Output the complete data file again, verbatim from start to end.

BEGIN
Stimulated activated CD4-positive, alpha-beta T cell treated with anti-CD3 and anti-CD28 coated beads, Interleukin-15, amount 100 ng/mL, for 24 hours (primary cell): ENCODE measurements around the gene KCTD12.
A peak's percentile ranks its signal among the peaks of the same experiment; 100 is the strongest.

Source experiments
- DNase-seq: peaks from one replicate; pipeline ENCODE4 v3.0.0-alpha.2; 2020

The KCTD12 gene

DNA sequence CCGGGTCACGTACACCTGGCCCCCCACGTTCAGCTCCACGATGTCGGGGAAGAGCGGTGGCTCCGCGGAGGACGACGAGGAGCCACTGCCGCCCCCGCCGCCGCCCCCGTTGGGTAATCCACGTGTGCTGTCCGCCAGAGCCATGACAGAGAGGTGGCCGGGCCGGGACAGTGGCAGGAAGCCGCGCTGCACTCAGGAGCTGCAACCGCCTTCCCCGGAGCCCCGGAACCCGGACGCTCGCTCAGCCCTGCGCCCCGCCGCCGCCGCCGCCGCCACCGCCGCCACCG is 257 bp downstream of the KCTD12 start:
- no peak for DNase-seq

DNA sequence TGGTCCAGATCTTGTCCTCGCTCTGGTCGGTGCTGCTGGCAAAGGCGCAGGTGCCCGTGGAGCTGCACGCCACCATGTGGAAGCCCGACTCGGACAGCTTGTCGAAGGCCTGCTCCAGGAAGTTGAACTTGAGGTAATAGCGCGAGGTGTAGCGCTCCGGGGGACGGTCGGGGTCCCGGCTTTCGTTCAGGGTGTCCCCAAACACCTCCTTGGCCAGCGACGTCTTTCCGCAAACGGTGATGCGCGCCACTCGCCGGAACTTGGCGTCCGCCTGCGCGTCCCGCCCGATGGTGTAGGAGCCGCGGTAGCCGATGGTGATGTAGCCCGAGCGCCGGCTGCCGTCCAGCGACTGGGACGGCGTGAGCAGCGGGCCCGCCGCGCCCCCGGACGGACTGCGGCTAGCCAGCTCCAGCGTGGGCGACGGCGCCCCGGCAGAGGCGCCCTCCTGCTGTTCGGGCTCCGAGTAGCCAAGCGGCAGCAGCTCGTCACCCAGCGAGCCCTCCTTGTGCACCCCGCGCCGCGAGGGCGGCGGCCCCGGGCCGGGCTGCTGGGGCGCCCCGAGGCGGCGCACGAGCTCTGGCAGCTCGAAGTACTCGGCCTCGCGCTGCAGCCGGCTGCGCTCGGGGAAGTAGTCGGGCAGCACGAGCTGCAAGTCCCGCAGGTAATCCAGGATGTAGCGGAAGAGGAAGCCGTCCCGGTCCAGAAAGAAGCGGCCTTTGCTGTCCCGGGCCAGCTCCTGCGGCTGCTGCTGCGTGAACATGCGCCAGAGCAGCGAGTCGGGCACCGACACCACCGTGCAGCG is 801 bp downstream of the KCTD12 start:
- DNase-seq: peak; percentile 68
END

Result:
Stimulated activated CD4-positive, alpha-beta T cell treated with anti-CD3 and anti-CD28 coated beads, Interleukin-15, amount 100 ng/mL, for 24 hours (primary cell): ENCODE measurements around the gene KCTD12.
A peak's percentile ranks its signal among the peaks of the same experiment; 100 is the strongest.

Source experiments
- DNase-seq: peaks from one replicate; pipeline ENCODE4 v3.0.0-alpha.2; 2020

The KCTD12 gene

DNA sequence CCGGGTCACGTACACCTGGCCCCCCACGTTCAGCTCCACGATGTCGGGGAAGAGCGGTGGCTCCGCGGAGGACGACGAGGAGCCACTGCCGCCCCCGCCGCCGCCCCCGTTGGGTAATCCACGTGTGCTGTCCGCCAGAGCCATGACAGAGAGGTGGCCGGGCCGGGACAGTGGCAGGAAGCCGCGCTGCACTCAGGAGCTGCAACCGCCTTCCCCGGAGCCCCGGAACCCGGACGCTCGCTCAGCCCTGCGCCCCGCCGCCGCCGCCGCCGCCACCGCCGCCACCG is 257 bp downstream of the KCTD12 start:
- no peak for DNase-seq

DNA sequence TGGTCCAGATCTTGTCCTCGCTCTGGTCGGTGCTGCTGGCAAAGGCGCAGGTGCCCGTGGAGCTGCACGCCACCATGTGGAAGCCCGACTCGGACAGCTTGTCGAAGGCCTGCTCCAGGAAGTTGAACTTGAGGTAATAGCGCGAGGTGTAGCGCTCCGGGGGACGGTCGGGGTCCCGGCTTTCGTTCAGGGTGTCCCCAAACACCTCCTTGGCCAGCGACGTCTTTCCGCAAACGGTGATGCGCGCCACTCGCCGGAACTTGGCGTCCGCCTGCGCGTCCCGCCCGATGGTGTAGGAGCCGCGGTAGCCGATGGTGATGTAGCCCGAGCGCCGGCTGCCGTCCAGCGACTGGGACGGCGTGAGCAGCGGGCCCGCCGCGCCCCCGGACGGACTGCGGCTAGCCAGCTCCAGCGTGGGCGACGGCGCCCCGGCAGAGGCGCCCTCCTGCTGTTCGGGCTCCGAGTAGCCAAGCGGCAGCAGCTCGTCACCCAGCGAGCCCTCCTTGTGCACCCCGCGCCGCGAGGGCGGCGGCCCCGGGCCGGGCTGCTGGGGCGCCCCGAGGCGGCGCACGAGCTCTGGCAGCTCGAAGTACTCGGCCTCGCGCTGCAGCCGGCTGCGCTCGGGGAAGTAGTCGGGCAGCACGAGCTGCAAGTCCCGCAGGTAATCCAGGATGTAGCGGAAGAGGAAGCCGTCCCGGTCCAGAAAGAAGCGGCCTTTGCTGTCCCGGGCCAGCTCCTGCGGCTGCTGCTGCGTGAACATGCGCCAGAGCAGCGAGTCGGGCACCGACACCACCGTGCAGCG is 801 bp downstream of the KCTD12 start:
- DNase-seq: peak; percentile 68